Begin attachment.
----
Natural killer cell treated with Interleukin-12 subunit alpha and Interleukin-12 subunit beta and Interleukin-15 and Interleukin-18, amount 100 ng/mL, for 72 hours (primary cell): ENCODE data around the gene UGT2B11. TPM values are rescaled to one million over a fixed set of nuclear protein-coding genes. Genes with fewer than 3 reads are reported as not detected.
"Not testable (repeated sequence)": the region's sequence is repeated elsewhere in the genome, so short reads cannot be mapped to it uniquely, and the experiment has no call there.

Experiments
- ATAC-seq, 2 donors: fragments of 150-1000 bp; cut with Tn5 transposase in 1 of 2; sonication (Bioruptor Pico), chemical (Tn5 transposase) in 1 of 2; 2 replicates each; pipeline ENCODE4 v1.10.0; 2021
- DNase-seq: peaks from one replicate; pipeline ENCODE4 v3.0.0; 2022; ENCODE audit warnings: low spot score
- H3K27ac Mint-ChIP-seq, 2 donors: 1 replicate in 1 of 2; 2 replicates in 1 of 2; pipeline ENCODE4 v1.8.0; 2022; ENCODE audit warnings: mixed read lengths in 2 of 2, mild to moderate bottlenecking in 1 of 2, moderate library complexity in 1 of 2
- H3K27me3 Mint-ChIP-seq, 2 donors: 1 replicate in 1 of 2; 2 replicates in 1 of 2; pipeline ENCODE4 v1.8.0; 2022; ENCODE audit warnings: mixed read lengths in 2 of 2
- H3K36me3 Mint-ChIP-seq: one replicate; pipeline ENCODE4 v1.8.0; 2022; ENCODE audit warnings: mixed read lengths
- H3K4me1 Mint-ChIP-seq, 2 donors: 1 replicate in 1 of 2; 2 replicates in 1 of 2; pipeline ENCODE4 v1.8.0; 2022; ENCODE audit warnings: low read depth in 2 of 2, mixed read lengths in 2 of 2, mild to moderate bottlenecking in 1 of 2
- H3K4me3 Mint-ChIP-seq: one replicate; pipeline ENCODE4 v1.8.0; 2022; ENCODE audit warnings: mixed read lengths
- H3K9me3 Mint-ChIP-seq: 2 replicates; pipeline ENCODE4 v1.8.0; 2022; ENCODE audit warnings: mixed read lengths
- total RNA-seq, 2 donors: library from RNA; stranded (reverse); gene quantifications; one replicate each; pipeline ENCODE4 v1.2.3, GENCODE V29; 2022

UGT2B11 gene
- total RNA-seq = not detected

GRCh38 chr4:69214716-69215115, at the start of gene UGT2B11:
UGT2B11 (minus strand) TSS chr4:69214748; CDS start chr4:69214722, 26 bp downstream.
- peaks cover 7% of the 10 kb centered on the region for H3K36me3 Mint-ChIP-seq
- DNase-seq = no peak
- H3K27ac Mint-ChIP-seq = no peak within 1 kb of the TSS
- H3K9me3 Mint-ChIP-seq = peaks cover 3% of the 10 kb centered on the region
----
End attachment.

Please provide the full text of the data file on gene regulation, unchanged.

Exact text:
Natural killer cell treated with Interleukin-12 subunit alpha and Interleukin-12 subunit beta and Interleukin-15 and Interleukin-18, amount 100 ng/mL, for 72 hours (primary cell): ENCODE data around the gene UGT2B11. TPM values are rescaled to one million over a fixed set of nuclear protein-coding genes. Genes with fewer than 3 reads are reported as not detected.
"Not testable (repeated sequence)": the region's sequence is repeated elsewhere in the genome, so short reads cannot be mapped to it uniquely, and the experiment has no call there.

Experiments
- ATAC-seq, 2 donors: fragments of 150-1000 bp; cut with Tn5 transposase in 1 of 2; sonication (Bioruptor Pico), chemical (Tn5 transposase) in 1 of 2; 2 replicates each; pipeline ENCODE4 v1.10.0; 2021
- DNase-seq: peaks from one replicate; pipeline ENCODE4 v3.0.0; 2022; ENCODE audit warnings: low spot score
- H3K27ac Mint-ChIP-seq, 2 donors: 1 replicate in 1 of 2; 2 replicates in 1 of 2; pipeline ENCODE4 v1.8.0; 2022; ENCODE audit warnings: mixed read lengths in 2 of 2, mild to moderate bottlenecking in 1 of 2, moderate library complexity in 1 of 2
- H3K27me3 Mint-ChIP-seq, 2 donors: 1 replicate in 1 of 2; 2 replicates in 1 of 2; pipeline ENCODE4 v1.8.0; 2022; ENCODE audit warnings: mixed read lengths in 2 of 2
- H3K36me3 Mint-ChIP-seq: one replicate; pipeline ENCODE4 v1.8.0; 2022; ENCODE audit warnings: mixed read lengths
- H3K4me1 Mint-ChIP-seq, 2 donors: 1 replicate in 1 of 2; 2 replicates in 1 of 2; pipeline ENCODE4 v1.8.0; 2022; ENCODE audit warnings: low read depth in 2 of 2, mixed read lengths in 2 of 2, mild to moderate bottlenecking in 1 of 2
- H3K4me3 Mint-ChIP-seq: one replicate; pipeline ENCODE4 v1.8.0; 2022; ENCODE audit warnings: mixed read lengths
- H3K9me3 Mint-ChIP-seq: 2 replicates; pipeline ENCODE4 v1.8.0; 2022; ENCODE audit warnings: mixed read lengths
- total RNA-seq, 2 donors: library from RNA; stranded (reverse); gene quantifications; one replicate each; pipeline ENCODE4 v1.2.3, GENCODE V29; 2022

UGT2B11 gene
- total RNA-seq = not detected

GRCh38 chr4:69214716-69215115, at the start of gene UGT2B11:
UGT2B11 (minus strand) TSS chr4:69214748; CDS start chr4:69214722, 26 bp downstream.
- peaks cover 7% of the 10 kb centered on the region for H3K36me3 Mint-ChIP-seq
- DNase-seq = no peak
- H3K27ac Mint-ChIP-seq = no peak within 1 kb of the TSS
- H3K9me3 Mint-ChIP-seq = peaks cover 3% of the 10 kb centered on the region